seabiscuit, an american legend (Laura Hillenbrand)

seabiscuit_book_coverI read books not because I want to show people that I am smart.  I read books because I want to feel that I am not alone.

Seabiscuit, An American Legend is a book that my friend Alex lent to me late last year.  So it is kind of embarrassing that I only finished it this time or, almost a year later.  I just have a tendency to give more priority to books that I bought or actually wanted to read more than the ones suggested to me.  Alex wanted me to read this.  So I did, but with so much effort.

On its first page, the awards and accolades are listed.  The rave reviews are on the succeeding pages.  I don’t easily trust “good credentials” of a book.  Even negative comments, if I found one.  As a reader, to see is to believe.  I have to experience it before I believe in it.

Seabiscuit, An American Legend, is a true story that happened during the Great Depression.  An inspiring one that is why Alex wanted me to read this.  And he shared to me how much he liked the book.  He has always been a fan of underdog stories, or stories of people who triumphed over their own personal tragedies, stories of unlikely heroes, and in the case of Seabiscuit, a horse who forgot what it was like to be a horse.  With the help of Charles Howard (the owner), Tom Smith (the trainer), and Red Pollard (the rider), they were able to bring out the best in him.  And they were right to believe that Seabiscuit, despite his quiet demeanor and weak and “unfit” appearance, was more than what he seems.  Investing all they’ve got to turn him to become a fierce racetrack horse than he was before, they’ve managed to build up the career of Seabiscuit once more.  And Seabiscuit, in return, pulled up these unknown people from obscurity to become sports celebrities.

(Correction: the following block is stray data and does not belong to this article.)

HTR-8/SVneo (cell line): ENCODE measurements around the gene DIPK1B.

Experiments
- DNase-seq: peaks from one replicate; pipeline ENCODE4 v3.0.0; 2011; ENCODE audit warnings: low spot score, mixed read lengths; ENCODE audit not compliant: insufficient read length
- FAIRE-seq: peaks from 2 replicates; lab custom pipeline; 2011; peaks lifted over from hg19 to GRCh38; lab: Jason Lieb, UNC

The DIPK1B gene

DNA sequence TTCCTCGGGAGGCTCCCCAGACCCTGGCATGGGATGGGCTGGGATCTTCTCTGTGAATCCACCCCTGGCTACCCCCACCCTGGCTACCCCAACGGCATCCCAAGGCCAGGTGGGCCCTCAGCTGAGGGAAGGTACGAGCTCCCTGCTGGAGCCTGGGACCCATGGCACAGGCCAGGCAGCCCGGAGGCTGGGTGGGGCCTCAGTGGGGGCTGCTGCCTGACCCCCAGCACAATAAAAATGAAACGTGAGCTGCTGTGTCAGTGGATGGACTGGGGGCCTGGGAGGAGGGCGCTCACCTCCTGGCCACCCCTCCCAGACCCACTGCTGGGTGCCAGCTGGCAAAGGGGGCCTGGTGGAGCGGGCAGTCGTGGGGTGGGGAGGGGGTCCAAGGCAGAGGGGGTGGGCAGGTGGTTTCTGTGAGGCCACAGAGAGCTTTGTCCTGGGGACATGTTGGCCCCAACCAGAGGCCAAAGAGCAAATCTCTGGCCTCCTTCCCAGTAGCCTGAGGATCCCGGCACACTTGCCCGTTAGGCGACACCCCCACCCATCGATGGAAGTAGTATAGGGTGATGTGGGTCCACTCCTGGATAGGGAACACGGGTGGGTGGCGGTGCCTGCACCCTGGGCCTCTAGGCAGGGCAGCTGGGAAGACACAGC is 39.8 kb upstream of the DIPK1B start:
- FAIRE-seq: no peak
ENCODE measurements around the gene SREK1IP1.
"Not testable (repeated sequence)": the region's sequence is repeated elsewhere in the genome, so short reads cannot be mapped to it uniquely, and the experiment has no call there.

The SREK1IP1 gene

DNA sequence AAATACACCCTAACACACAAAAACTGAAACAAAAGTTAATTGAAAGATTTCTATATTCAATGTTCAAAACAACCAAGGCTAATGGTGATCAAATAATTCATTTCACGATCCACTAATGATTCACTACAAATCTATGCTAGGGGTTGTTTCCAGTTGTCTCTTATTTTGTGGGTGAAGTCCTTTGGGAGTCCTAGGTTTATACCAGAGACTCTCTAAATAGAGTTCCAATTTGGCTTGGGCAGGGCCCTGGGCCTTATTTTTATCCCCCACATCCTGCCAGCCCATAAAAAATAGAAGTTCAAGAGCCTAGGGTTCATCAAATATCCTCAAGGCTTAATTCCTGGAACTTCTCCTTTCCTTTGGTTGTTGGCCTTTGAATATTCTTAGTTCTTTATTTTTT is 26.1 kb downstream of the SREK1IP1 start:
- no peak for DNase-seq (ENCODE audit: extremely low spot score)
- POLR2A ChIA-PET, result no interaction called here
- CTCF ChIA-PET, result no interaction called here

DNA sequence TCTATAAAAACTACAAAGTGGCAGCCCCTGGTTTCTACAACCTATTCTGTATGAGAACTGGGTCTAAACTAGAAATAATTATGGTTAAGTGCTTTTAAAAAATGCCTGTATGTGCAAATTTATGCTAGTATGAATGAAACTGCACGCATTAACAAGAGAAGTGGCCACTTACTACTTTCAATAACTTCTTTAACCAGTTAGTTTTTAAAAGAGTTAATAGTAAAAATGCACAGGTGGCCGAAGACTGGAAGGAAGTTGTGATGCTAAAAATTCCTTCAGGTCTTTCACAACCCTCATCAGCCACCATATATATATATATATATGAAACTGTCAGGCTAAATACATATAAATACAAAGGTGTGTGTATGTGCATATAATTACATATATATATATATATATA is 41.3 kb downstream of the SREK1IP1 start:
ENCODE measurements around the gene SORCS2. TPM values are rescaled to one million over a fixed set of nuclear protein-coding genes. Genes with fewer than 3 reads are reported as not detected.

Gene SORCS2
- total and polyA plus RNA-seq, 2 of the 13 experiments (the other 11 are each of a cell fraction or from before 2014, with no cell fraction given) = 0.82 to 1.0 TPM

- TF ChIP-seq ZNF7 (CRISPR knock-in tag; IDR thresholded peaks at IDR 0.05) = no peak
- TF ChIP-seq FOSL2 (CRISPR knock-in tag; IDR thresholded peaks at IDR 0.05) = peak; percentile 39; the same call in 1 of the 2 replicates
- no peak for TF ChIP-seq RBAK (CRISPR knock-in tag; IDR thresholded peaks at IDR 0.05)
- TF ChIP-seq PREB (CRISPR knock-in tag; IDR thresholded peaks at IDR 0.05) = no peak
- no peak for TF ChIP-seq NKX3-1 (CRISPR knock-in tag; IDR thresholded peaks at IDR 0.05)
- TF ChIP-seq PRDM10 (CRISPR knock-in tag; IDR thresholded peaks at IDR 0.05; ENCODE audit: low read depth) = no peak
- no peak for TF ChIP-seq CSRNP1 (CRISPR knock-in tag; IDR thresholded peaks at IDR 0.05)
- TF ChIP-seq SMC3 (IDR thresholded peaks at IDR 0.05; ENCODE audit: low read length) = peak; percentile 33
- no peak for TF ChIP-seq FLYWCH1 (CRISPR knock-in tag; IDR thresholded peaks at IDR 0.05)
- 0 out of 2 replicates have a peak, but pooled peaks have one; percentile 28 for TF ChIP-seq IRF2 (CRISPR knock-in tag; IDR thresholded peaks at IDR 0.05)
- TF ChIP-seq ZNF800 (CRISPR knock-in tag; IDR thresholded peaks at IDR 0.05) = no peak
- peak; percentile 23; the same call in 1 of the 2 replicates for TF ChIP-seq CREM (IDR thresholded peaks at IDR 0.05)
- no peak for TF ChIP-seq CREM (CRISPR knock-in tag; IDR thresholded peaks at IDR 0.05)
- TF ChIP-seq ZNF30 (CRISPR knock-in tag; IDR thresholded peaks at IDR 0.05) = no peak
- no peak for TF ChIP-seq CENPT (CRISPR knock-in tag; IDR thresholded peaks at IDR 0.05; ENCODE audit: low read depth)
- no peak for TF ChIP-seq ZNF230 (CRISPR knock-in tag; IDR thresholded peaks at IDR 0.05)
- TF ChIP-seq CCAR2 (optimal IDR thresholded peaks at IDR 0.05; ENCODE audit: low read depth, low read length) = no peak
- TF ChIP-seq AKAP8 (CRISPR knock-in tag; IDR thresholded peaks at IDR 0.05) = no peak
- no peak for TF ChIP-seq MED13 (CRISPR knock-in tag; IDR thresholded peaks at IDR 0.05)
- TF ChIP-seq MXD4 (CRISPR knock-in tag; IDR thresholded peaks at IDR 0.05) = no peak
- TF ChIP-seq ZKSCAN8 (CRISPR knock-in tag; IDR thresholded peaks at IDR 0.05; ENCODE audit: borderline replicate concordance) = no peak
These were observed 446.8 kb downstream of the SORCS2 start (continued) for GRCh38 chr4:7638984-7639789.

As a reader, it was fascinating to witness how from their humble beginnings they were able to catapult themselves to a position of superior status.  Because Howard, Smith, and Pollard also got their own sad stories to tell about their journey before they became well-known.  And once they were on top, they really seized that moment of glory while it lasted.

I used to think that horse racing is a sport for the poor, a gambling sport, unlike equestrian or horseback riding which I think is a sport for the rich. But with the help of this book, I’ve come to see jockeys in a different dimension now.

Hillenbrand wrote:  “To pilot a racehorse is to ride a half-ton catapult.  It is without question one of the most formidable feats in sport.  The extraordinary athleticism of the jockey is unparalleled.  A study of the elements of athleticism conducted by Los Angeles exercise physiologists and physicians found that of all major sports competitors, jockeys may be, pound for pound, the best overall athletes.  They have to be.  To begin with, there are the demands of balance, coordination, and reflex. A horse’s body is a constantly shifting topography, with a bobbing head and neck and roiling muscle over the shoulders, back, and rump.  On a running horse, a jockey does not sit in the saddle, he crouches over it, leaning all of his weight on his toes, which rest on the thin metal bases of stirrups dangling about a foot from the horse’s topline.  When a horse is in full stride, the only parts of the jockey that are in continuous contact with the animal are the insides of the feet and ankles—everything else is balanced in midair.  In other words, jockeys squat on the pitching backs of their mounts, a task much like perching on the grille of a car while it speeds down a twisting, potholed freeway in traffic.  The stance is, in the words of University of North Carolina researchers, ‘a situation of dynamic imbalance and ballistic opportunity.’”